*This post is technical in nature, hence better suited if you have geography as optional.

Stable oxygen isotopic composition (δ18O) of foraminifera from the sediments of the Northern Indian Ocean has been used to decipher past changes in the intensity of the South Asian Monsoon. The interpretation of planktonic foraminifera δ18O is mostly based on a combination of sea surface temperature, monsoon runoff and the global ice-volume effect.

During summer, the eastward flowing summer monsoon current carries the high salinity water from the Arabian Sea to the Bay of Bengal, whereas the Bay of Bengal receives fresh water both from direct rains and runoff from the Ganga-Brahmaputra rivers.

This low salinity water is transported from the Bay of Bengal to the southeastern Arabian Sea during winter by the winter monsoon current (WMC) driven by the dry northeasterly winds.

The West India Coastal Currents (WICC) carries this low saline water from southeastern Arabian Sea to the northern Arabian Sea (Fig. 1b).

During the winter monsoon, high precipitation occurs over southeastern India (the southern states of Tamil Nadu and southeast coastal Andhra Pradesh), while rainfall at this time is quite low over Kerala compared to the summer monsoon.

Duplessy (1982), analyzing several sediment cores from the Bay of Bengal, showed that the summer monsoon rain was significantly reduced during the Last Glacial Maximum (LGM).

Oxygen isotopes of LGM planktonic foraminifera were relatively higher, resulting from reduced freshwater discharge from the major monsoon fed Indian rivers.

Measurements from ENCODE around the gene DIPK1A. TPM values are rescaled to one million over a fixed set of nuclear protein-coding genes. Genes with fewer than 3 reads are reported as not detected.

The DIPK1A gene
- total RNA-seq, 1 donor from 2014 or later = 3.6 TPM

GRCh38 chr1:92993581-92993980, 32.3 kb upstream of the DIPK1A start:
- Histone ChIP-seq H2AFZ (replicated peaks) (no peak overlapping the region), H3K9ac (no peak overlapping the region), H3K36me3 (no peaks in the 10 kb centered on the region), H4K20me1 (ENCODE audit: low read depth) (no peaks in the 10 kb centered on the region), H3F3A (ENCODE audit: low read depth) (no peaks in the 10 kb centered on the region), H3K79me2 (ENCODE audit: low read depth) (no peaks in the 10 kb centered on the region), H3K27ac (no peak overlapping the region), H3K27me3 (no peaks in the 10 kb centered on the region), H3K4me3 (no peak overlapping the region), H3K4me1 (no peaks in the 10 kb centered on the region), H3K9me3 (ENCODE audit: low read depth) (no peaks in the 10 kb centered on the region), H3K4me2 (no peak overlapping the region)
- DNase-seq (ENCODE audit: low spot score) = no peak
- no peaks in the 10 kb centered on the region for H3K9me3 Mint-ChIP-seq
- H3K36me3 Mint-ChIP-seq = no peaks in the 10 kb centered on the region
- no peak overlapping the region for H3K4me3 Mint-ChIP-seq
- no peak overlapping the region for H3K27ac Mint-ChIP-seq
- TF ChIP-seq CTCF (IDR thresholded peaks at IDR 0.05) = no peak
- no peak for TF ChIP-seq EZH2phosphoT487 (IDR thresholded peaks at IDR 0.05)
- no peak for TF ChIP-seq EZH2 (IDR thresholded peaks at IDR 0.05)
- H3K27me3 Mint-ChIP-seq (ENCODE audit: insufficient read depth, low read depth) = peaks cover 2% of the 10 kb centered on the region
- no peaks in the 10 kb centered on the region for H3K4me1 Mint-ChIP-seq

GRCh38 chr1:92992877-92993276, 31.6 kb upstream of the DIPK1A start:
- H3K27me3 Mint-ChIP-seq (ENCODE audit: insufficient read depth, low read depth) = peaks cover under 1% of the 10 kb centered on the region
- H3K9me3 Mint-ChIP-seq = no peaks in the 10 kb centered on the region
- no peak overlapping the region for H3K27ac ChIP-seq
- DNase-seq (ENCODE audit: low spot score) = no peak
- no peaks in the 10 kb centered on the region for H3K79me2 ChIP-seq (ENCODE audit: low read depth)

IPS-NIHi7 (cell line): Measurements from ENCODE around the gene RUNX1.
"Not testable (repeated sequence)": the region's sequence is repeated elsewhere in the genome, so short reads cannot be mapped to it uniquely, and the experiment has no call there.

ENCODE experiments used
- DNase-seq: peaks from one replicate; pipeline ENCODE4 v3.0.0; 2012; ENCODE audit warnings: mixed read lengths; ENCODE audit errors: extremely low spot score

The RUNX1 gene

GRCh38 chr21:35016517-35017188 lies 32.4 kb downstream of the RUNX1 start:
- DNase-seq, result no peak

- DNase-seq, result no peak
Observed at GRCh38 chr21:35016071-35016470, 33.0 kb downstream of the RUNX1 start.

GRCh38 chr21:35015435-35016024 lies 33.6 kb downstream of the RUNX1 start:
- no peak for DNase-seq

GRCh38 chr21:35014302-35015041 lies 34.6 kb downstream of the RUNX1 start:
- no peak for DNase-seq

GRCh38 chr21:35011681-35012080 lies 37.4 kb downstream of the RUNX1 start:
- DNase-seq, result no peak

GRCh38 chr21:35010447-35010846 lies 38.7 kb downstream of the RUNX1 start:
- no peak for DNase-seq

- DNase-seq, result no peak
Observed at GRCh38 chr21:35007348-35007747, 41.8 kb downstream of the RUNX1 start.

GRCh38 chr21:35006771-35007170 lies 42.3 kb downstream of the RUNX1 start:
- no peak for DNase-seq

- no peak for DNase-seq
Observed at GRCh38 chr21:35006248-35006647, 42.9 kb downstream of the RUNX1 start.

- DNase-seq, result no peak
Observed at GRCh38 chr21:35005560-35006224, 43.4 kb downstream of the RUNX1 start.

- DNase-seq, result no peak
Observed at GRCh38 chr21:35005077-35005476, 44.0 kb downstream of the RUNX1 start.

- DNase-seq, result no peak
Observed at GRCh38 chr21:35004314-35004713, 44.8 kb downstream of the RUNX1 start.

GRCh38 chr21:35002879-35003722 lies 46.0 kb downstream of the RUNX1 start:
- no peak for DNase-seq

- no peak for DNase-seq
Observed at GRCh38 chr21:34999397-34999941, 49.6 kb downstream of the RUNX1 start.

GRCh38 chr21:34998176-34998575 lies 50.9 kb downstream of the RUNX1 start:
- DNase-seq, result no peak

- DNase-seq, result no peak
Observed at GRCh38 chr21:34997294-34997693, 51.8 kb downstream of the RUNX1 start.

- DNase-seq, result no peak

Likewise, Sarkar et. al. (1990) showed that the winter monsoon rains intensified during LGM by analyzing four different species of planktonic foraminifera from a sediment core from the Eastern Arabian Sea. Kudrass et. al. (2001) showed that the runoff into the Bay of Bengal had steadily increased from 21 ka (LGM) to ~4ka.

Seawater sampling locations in the Eastern Arabian Sea (Deshpande et al., 2013), sub-divided into four regions: I 6oN-12oN, II 12oN-18oN, III 18oN-22oN and IV 4oN-10oN/79oE- 60oE. b Locations of sediment cores. Region IV marked here is smaller because high resolution analyses of sediment cores have not been reported west of this box.

Seawater sampling locations in the Eastern Arabian Sea (Deshpande et al., 2013), sub-divided into four regions: I 6oN-12oN, II 12oN-18oN, III 18oN-22oN and IV 4oN-10oN/79oE- 60oE. b Locations of sediment cores. Region IV marked here is smaller because high resolution analyses of sediment cores have not been reported west of this box.

Using a fresh data set (Deshpande et. al., 2013) of seawater δ18O and salinity from the Eastern Arabian Sea (Fig. 1a), it was investigated that the seasonal variation in the salinity-δ18O relation in the Eastern Arabian Sea, dividing the latter into four major regions (Fig. 1a), three of which fall under the influence of the WICC, and one under the influence of the WMC.

The seasonal variation in the salinity-δ18O relation for all four regions shows (except for region II that receives copious summer monsoon runoff from the Western Ghats), the summer monsoon runoff from the subcontinent to the Bay of Bengal, propelled by winter monsoon winds towards the Arabian Sea, appears to be the dominant control on the modern salinity-δ18O relation in the surface regions of the eastern Arabian Sea.


Print Friendly, PDF & Email